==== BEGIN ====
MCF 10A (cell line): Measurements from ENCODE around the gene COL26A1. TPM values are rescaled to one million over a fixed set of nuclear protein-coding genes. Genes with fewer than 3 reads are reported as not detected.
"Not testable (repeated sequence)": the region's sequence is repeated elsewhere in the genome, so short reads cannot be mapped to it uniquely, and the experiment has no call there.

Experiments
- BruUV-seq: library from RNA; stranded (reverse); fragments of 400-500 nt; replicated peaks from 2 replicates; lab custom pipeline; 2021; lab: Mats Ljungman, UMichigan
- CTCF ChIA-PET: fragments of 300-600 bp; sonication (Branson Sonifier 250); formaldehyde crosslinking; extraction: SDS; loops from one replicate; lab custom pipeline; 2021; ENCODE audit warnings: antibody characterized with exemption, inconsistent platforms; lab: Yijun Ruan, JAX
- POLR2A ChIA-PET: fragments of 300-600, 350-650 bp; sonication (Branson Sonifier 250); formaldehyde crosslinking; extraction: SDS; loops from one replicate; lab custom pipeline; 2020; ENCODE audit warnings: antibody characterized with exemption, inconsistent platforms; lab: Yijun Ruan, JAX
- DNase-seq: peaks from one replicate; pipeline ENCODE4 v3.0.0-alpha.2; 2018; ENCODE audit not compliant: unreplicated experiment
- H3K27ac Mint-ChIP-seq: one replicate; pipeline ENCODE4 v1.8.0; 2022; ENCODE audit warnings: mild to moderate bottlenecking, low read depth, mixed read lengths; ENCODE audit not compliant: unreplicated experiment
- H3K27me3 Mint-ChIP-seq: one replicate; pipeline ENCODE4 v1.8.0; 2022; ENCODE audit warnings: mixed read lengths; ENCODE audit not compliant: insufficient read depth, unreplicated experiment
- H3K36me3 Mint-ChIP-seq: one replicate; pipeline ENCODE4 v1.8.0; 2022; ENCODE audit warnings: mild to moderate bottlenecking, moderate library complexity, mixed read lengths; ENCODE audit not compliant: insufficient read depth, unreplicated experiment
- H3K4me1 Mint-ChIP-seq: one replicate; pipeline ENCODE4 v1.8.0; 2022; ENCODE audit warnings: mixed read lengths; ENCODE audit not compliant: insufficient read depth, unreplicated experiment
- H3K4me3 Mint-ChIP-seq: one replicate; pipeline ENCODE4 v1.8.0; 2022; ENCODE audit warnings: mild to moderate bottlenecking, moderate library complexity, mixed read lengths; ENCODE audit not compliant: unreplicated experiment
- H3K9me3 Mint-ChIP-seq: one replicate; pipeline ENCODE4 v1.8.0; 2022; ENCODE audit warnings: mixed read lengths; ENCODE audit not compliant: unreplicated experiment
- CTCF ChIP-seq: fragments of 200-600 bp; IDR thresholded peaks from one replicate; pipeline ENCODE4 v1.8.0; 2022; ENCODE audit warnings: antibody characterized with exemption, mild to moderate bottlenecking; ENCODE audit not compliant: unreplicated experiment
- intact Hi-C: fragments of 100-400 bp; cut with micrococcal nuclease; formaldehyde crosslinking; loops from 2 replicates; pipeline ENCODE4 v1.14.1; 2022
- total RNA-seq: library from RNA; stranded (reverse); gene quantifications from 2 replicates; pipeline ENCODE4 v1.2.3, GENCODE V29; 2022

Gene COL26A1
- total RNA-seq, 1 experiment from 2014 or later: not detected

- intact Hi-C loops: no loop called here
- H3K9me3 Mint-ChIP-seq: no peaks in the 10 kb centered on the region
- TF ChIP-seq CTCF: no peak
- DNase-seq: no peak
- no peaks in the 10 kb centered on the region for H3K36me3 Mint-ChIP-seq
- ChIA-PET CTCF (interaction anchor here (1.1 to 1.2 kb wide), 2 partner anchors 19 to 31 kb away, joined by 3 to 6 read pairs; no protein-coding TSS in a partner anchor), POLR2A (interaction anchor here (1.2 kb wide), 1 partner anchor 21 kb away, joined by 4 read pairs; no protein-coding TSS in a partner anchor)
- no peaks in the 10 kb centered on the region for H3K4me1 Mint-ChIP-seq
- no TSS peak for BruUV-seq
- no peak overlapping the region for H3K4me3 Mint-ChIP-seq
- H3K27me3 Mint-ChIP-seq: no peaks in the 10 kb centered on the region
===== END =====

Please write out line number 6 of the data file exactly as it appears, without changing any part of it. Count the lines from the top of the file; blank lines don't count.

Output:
- POLR2A ChIA-PET: fragments of 300-600, 350-650 bp; sonication (Branson Sonifier 250); formaldehyde crosslinking; extraction: SDS; loops from one replicate; lab custom pipeline; 2020; ENCODE audit warnings: antibody characterized with exemption, inconsistent platforms; lab: Yijun Ruan, JAX